A single pair of support legs 22 are each attached at one end to frame 12 at opposite sides of opening 15 and are angled downward therefrom and toward posts 11. The other ends of support legs 22 are connected to a rigid cross-member 23. Support legs 22 and cross-member 23 may also be made out of the same bar or rod material as frame 12 and can be made separately and joined together by welding or the like or can be one continuous piece of bar or rod stock bent or formed to the desired shape. Cross-member 23 located at the outer side of rail support posts 11 is removably secured to the lower end of bracing member 20 located on the inner side of posts 11 in some fashion such as by a threaded bolt 24 with bolt head 25 at one end and the shank passing between the support posts and through suitable openings drilled or otherwise formed in the lower end of bracing member 20 and in cross-member 23 and a wing nut 26 threaded on at the other end. Other means, such as a quick disconnect clamp, can also be utilized to releasably secure cross-member 23 to bracing member 20 with the cross-member 23 resting against at least one of the posts 11. Preferably, support legs 22 are pivotablY attached to frame 12 so when the rack is not in use and is removed from the railing, legs 22 with cross-member 23 can be swung or folded so that the rack can be conveniently stored.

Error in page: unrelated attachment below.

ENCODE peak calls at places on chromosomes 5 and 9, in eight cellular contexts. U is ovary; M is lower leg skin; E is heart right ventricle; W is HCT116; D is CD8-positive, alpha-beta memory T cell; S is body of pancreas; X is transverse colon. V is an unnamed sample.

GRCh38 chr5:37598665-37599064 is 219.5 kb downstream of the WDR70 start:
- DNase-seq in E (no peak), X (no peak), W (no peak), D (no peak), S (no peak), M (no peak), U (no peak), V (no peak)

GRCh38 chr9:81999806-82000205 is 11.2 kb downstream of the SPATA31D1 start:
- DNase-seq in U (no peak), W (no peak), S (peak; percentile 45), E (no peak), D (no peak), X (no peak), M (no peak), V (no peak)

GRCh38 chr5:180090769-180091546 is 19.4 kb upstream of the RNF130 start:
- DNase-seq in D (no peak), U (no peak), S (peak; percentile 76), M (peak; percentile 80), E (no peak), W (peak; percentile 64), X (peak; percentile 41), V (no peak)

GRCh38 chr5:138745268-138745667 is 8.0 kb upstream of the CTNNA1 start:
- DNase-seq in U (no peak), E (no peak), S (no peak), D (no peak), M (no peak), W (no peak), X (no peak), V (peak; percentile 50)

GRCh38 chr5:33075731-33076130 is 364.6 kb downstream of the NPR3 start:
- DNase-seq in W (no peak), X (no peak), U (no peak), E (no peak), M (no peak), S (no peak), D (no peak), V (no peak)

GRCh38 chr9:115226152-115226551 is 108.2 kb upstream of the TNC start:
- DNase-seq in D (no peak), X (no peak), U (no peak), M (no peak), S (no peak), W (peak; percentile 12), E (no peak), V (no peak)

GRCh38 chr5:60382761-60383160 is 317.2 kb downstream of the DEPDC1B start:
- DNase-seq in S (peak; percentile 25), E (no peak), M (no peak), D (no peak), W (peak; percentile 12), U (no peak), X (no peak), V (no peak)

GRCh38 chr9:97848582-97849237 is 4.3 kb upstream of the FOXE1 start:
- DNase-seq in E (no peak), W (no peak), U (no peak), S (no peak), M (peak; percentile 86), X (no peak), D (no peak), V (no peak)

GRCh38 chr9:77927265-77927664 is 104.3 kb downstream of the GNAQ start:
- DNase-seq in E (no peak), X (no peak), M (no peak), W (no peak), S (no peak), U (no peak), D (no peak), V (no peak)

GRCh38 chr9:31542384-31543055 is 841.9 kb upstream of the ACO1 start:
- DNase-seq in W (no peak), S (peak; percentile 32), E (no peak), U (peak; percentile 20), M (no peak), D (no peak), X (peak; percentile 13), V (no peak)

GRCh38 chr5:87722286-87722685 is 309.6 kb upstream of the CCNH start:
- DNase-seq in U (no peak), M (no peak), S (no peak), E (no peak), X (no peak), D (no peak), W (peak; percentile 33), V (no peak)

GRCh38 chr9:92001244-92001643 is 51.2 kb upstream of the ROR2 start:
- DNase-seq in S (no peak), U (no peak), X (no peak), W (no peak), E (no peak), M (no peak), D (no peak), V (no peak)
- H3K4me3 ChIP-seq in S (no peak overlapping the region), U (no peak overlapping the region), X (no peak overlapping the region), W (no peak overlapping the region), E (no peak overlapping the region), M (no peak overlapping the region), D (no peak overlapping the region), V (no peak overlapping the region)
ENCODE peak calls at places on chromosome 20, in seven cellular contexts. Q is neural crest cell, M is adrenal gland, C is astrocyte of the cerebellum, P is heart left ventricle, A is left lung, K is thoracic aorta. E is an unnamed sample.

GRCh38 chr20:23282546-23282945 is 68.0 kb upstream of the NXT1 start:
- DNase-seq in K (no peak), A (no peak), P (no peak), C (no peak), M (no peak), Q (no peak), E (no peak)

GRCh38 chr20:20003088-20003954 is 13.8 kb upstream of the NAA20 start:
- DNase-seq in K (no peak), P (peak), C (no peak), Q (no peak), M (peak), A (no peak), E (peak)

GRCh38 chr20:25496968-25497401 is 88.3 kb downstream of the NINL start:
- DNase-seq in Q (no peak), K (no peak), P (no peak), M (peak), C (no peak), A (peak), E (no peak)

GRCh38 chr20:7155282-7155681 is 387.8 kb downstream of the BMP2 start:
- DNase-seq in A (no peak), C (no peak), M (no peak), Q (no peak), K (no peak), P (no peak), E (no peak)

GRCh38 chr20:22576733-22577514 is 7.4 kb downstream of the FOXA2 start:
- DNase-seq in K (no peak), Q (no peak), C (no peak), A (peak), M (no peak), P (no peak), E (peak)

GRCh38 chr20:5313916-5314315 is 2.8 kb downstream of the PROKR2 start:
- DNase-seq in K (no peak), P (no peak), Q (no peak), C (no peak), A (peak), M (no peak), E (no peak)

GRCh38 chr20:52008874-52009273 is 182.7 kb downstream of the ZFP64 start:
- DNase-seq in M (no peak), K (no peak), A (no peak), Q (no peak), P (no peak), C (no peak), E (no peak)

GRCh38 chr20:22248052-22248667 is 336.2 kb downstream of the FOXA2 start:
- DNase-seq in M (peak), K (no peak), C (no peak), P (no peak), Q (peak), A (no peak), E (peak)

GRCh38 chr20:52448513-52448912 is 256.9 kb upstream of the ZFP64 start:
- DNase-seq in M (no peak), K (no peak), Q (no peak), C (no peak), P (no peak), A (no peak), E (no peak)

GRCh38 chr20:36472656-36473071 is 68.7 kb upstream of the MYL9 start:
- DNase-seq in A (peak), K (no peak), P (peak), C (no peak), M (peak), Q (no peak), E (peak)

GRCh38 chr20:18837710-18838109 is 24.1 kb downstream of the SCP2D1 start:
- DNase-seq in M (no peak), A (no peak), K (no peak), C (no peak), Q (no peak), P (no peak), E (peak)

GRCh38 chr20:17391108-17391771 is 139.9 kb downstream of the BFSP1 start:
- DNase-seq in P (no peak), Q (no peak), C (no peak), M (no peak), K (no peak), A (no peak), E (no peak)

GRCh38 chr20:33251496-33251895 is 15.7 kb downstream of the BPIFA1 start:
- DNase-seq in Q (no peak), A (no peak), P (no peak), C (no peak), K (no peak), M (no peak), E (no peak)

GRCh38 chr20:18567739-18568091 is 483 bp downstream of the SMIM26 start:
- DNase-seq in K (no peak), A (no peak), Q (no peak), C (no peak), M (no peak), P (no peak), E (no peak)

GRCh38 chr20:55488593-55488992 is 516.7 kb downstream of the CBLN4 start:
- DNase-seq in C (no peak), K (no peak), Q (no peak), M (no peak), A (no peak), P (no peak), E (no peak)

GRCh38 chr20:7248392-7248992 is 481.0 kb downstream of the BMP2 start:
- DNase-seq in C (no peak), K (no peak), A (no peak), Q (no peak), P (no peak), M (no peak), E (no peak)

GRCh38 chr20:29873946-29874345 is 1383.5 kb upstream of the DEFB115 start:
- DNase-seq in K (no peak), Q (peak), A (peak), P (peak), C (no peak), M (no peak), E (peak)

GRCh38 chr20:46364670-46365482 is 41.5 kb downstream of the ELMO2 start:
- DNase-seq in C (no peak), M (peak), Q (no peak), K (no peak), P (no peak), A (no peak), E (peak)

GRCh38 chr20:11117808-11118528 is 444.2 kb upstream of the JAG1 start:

FIG. 6 illustrates an embodiment for accommodating smaller, relatively lightweight bowl-shaped or kettle-shaped grills without support legs 22. Like parts are identified with the same reference numerals as in the FIGS. 1-5 embodiment. The arcuate section 13 of frame 12 is U-shaped and a bar 30 is welded or otherwise attached at each end to arms 14 at the open end of the U. Cross-member 23, on the outer side of rail support posts 11 is removably attached to the lower end of bracing member 20, located along the inner side of posts 11 to hold the rack in place, similar to the earlier described embodiment. Alternatively, bar 30 may be eliminated and the arms 14 angled slightly toward one another to ensure that the nested grill is stable. For clarity, only one of the support posts 11 for railing 10 is shown.